by Jenny Q Chai

While the U.S. and Europe have gone through a century of contemporary music, it is only the very beginning for China when it comes to Western contemporary classical music. Perhaps this is because such music is not China’s own culture, or perhaps the Chinese are still too enthusiastic about the Romantic period (even Debussy and Ravel are not often played in China). The only contemporary person recognized by Chinese audiences is Tan Dun, but more for his Crouching Tiger score. About his more experimental writing, he was often attacked by hostile conservatives, even on broadcast TV shows. So, it makes the prospect of someone like me, a Chinese-American contemporary pianist, performing contemporary music in China quite interesting.

Being the first one to bring prepared piano to China in 2006, I had the honor of watching the news of prepared piano soon take over Chinese press that summer. That reaction was unexpected, because prepared piano was nothing new to me. Meanwhile the media used the phrase “prepared piano arriving in China for the first time” in headlines everywhere. The piece was called Mallet Dance for two prepared pianos, by John Slover, commissioned by me and Piotr Tomasz.

During that performance, audiences exclaimed during each new sound with joy. They especially gasped when Piotr put small wooden balls onto the strings of the piano, the balls bounced up and down when Piotr continued to play. [ed. note: watch a live video of their performance]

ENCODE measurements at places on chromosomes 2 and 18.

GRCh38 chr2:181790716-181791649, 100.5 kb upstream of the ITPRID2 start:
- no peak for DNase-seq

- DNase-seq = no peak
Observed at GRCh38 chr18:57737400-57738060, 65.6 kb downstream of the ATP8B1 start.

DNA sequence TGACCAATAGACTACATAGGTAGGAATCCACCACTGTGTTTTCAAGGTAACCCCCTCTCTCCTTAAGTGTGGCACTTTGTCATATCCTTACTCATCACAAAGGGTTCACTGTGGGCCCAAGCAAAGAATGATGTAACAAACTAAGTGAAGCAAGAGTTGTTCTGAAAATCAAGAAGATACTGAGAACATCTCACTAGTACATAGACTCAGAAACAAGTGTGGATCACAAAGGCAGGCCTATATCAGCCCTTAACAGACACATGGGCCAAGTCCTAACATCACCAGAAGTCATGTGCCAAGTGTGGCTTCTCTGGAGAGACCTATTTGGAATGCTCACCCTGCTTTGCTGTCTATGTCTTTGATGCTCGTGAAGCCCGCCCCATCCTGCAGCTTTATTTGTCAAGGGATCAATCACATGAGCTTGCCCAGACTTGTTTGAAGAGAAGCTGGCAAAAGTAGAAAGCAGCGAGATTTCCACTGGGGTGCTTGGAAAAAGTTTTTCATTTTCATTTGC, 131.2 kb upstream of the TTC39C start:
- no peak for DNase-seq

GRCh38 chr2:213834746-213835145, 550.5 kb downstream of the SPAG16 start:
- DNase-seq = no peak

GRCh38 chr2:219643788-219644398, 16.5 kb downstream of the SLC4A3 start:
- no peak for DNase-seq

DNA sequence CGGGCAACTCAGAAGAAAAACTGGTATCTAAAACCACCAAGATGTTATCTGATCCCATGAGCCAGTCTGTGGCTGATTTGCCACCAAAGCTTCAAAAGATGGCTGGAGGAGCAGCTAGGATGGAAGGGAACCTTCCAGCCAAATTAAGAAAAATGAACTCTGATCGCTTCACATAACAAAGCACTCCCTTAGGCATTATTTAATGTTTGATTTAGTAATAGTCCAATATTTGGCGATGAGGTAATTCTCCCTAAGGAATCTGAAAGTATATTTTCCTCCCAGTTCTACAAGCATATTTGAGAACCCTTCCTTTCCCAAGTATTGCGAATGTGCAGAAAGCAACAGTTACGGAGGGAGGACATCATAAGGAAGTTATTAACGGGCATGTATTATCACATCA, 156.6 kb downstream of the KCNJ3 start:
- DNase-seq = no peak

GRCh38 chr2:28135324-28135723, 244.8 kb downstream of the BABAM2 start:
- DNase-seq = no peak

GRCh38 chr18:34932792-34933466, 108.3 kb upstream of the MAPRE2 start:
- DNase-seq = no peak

It was a joyful time, sharing something so American to over 1,300 Chinese concert-goers. The concept was to imitate traditional Chinese instruments, especially those played at an ancient Chinese wedding. I think that’s a big factor in why Chinese audiences were able to relate to the sounds.

After that summer, I went back to the States to continue my studies. At the time, I didn’t imagine that I would be the one to bring contemporary music to China. For that time was before my conscious realization of my deep connection to and enthusiasm for new music. Not until 2011 when I relocated back to Shanghai after devoting myself to new music for the last 7 years, did it become clear to me that I would be promoting new music in China.

After being offered a contract to perform at the Shanghai Concert Hall, I proposed a concert program including the Debussy Etudes interspersed with contemporary pieces. My program proposal was heavily contemplated by the presenter, who then backed out of the contract, stating that they couldn’t get it approved by the government in time.